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Rep. Tim Ryan announces presidential run

Rep. Tim RyanTimothy (Tim) RyanHouse Democrats introduce bill to invest 0 billion in STEM research and education Now's the time to make 'Social Emotional Learning' a national priority Mourners gather outside Supreme Court after passing of Ruth Bader Ginsburg MORE (D-Ohio) is launching a presidential bid, joining an already crowded primary field to take on President TrumpDonald John TrumpStephen Miller: Trump to further crackdown on illegal immigration if he wins US records 97,000 new COVID-19 cases, shattering daily record Biden leads Trump by 8 points nationally: poll MORE in 2020.

An outspoken moderate in the House who once challenged Speaker Nancy PelosiNancy PelosiOn The Money: McConnell says Congress will take up stimulus package at start of 2021 | Lawmakers see better prospects for COVID deal after election Overnight Health Care: House Dem report blasts Trump coronavirus response | Regeneron halts trial of antibody drug in sickest hospitalized patients | McConnell says Congress will take up stimulus package at start of 2021 McConnell says Congress will take up stimulus package at start of 2021 MORE (D-Calif.) in a leadership race, Ryan is jumping into a nominating contest dominated by high-profile candidates angling their appeals toward the party’s progressive flank.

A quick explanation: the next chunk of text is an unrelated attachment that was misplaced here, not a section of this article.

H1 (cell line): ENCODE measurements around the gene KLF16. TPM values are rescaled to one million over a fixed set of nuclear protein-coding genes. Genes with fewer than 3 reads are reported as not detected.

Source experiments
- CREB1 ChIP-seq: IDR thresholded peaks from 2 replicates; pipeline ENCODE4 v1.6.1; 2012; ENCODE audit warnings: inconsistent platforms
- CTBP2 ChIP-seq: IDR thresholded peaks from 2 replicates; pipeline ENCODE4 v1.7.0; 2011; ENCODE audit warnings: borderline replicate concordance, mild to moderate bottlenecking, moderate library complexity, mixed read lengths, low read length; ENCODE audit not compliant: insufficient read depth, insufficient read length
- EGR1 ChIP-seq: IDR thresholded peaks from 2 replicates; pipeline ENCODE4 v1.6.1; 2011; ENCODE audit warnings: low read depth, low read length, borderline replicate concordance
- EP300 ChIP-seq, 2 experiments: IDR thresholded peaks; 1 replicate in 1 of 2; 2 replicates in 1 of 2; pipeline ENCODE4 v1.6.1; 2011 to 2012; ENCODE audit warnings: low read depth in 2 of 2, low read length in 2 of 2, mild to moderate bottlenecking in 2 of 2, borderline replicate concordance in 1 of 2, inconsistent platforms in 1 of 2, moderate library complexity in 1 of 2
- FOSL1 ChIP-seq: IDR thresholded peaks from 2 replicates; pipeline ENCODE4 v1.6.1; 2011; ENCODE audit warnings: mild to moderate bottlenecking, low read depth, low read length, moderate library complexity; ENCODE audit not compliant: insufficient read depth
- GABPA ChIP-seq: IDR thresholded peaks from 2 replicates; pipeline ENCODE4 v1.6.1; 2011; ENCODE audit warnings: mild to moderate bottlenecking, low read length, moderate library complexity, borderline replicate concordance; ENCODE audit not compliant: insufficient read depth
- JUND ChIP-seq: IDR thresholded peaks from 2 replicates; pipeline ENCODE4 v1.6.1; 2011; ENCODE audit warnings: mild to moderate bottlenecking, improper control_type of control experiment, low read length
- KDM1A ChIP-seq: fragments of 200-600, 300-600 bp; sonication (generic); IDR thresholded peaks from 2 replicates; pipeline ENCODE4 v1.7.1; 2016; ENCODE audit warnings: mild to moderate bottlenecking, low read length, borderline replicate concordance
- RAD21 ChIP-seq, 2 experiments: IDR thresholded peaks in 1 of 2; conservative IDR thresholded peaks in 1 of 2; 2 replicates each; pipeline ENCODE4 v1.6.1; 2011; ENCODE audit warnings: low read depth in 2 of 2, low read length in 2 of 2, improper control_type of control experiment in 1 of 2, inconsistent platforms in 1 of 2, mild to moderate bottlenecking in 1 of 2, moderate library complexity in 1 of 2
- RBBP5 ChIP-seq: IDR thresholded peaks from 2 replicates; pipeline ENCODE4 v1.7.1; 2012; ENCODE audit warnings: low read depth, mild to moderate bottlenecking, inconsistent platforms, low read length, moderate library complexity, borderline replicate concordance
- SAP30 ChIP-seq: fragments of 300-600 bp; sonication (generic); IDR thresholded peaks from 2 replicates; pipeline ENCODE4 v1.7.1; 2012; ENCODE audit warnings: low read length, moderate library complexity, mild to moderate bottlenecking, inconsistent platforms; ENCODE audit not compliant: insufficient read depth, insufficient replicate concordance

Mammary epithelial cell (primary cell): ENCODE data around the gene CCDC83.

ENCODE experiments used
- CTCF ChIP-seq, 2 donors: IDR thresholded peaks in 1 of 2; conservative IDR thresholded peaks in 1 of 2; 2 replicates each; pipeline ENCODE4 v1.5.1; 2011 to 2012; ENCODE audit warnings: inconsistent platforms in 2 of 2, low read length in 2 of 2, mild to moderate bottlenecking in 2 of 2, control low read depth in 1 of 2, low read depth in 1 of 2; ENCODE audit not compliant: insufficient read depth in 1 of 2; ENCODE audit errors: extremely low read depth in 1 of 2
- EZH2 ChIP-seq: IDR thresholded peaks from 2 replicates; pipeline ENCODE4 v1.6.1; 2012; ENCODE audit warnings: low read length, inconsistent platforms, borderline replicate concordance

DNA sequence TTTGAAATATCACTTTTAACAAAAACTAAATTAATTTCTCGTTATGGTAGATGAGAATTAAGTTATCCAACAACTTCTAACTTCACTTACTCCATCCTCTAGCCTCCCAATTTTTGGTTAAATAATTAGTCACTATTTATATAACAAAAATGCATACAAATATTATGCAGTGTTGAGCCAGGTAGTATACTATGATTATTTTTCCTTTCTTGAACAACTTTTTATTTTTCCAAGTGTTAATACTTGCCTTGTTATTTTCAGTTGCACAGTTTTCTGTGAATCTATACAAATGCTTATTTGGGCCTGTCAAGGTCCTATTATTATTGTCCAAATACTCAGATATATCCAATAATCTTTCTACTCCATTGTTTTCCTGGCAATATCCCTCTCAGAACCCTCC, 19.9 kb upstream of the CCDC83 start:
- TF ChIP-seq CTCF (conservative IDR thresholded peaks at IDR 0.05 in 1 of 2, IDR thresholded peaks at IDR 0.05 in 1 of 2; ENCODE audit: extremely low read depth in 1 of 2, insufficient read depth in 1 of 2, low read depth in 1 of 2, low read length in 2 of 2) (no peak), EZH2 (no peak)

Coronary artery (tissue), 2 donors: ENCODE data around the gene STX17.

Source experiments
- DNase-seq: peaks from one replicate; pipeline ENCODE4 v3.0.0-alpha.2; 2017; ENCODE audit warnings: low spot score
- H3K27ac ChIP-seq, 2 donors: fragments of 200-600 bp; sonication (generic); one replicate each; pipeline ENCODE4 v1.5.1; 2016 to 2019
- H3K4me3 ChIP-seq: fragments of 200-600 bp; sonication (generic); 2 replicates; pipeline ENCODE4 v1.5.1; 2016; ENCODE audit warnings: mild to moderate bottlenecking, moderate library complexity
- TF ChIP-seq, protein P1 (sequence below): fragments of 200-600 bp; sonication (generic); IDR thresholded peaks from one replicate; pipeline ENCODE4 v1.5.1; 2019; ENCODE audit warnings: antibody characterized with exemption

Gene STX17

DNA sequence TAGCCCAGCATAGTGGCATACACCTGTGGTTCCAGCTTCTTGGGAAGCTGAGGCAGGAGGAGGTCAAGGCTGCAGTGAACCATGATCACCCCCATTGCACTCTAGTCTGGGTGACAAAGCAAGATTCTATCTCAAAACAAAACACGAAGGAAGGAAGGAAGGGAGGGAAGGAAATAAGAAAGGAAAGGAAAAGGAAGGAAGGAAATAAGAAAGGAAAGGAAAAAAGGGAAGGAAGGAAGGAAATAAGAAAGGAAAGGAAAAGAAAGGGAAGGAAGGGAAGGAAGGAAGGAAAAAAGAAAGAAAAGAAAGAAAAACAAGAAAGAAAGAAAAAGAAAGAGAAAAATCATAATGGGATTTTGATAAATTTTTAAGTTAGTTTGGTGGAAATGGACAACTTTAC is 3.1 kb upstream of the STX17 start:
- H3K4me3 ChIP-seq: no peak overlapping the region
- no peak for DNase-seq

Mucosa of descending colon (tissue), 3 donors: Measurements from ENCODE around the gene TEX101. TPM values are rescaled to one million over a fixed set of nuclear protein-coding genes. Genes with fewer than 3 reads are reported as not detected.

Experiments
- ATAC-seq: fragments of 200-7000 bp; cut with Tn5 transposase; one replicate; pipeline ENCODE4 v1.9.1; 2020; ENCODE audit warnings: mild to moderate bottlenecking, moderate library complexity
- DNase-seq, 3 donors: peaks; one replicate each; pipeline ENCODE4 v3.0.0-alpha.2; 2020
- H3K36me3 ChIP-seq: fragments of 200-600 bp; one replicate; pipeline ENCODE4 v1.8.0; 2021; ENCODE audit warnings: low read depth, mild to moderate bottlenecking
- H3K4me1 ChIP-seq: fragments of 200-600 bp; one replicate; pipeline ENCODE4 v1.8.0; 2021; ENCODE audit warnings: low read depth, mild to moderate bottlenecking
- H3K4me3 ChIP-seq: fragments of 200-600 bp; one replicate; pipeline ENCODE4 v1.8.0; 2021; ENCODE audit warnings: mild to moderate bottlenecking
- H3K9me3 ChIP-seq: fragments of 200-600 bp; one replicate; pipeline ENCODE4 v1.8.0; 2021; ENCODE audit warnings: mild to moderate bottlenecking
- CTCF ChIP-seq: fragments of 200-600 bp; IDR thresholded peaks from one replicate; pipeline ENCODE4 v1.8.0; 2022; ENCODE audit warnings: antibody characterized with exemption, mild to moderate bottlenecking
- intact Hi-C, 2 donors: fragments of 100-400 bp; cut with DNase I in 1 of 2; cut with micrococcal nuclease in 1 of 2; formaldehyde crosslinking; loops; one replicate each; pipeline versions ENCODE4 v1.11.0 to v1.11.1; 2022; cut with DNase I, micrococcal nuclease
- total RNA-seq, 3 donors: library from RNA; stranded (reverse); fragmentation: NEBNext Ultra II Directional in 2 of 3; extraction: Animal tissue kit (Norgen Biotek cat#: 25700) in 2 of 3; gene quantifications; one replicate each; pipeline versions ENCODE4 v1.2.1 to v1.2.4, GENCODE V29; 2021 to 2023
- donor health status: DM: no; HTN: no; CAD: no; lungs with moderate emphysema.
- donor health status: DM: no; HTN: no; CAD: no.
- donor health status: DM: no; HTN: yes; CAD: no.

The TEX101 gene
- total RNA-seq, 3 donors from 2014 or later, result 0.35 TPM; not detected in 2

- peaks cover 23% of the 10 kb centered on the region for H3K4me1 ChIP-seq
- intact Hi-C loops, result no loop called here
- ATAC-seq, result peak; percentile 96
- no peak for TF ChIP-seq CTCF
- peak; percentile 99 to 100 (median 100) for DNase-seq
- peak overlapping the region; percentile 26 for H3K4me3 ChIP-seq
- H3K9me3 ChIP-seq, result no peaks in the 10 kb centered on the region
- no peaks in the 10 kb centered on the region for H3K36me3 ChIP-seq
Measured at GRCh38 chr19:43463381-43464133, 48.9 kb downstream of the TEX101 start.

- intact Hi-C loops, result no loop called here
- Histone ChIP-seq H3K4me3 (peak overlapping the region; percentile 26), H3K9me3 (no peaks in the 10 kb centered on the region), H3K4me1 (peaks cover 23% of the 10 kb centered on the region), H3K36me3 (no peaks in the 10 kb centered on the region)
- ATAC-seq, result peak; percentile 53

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“Tim is an independent, no-nonsense congressman from Ohio fighting to rebuild our economy by investing in American workers,” says his campaign website, which was launched Thursday.

“A lifelong Rust Belt native, Tim understands that the American Dream is falling too far out of reach. That’s why he’s focused on restoring stability to our fractured communities by rebuilding our economy to work for all Americans.”

As he built up to his announcement during an interview on ABC’s “The View” on Thursday, Ryan recounted how his father-in-law was laid off from Youngstown Sheet and Tube in the late 1970s and, later, how jobs at a local factory in Ohio were off-shored to China.

Ryan said he made the decision to run for president when his daughter recently told him that her friend’s father, who worked at a General Motors plant, was being transferred.

“She said, ‘You gotta do something,’ and I said, ‘I’m going to do something and I’m going to run for president of the United States,’” Ryan said.

Ryan has had a focus on manufacturing in his nine terms in the House, and has offered legislation seeking to change U.S. trade policy in response to actions by China and other trading partners.

President Trump carried states like Pennsylvania, Michigan and Wisconsin in 2016, tearing down the so-called blue wall that Democrats have long relied on in the region.